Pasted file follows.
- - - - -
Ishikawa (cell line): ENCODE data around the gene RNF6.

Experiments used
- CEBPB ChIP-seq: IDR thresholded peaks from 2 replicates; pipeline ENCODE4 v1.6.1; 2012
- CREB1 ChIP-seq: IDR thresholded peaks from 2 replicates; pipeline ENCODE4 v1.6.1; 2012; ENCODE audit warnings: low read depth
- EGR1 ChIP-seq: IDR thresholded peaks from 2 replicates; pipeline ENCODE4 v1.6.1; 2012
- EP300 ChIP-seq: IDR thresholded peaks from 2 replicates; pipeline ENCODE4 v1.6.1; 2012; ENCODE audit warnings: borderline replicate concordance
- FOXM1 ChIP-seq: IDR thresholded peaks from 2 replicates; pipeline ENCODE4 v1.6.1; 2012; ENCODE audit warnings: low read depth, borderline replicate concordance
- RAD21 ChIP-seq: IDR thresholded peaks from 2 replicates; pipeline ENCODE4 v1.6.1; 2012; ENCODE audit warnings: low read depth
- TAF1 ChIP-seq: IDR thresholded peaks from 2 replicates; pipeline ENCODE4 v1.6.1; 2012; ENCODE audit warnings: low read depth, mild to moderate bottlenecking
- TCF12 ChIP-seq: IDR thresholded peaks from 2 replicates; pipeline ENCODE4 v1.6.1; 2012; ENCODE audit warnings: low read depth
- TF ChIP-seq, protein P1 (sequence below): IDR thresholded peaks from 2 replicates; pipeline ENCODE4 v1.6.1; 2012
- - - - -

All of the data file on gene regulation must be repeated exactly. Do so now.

Ishikawa (cell line): ENCODE data around the gene RNF6.

Experiments used
- CEBPB ChIP-seq: IDR thresholded peaks from 2 replicates; pipeline ENCODE4 v1.6.1; 2012
- CREB1 ChIP-seq: IDR thresholded peaks from 2 replicates; pipeline ENCODE4 v1.6.1; 2012; ENCODE audit warnings: low read depth
- EGR1 ChIP-seq: IDR thresholded peaks from 2 replicates; pipeline ENCODE4 v1.6.1; 2012
- EP300 ChIP-seq: IDR thresholded peaks from 2 replicates; pipeline ENCODE4 v1.6.1; 2012; ENCODE audit warnings: borderline replicate concordance
- FOXM1 ChIP-seq: IDR thresholded peaks from 2 replicates; pipeline ENCODE4 v1.6.1; 2012; ENCODE audit warnings: low read depth, borderline replicate concordance
- RAD21 ChIP-seq: IDR thresholded peaks from 2 replicates; pipeline ENCODE4 v1.6.1; 2012; ENCODE audit warnings: low read depth
- TAF1 ChIP-seq: IDR thresholded peaks from 2 replicates; pipeline ENCODE4 v1.6.1; 2012; ENCODE audit warnings: low read depth, mild to moderate bottlenecking
- TCF12 ChIP-seq: IDR thresholded peaks from 2 replicates; pipeline ENCODE4 v1.6.1; 2012; ENCODE audit warnings: low read depth
- TF ChIP-seq, protein P1 (sequence below): IDR thresholded peaks from 2 replicates; pipeline ENCODE4 v1.6.1; 2012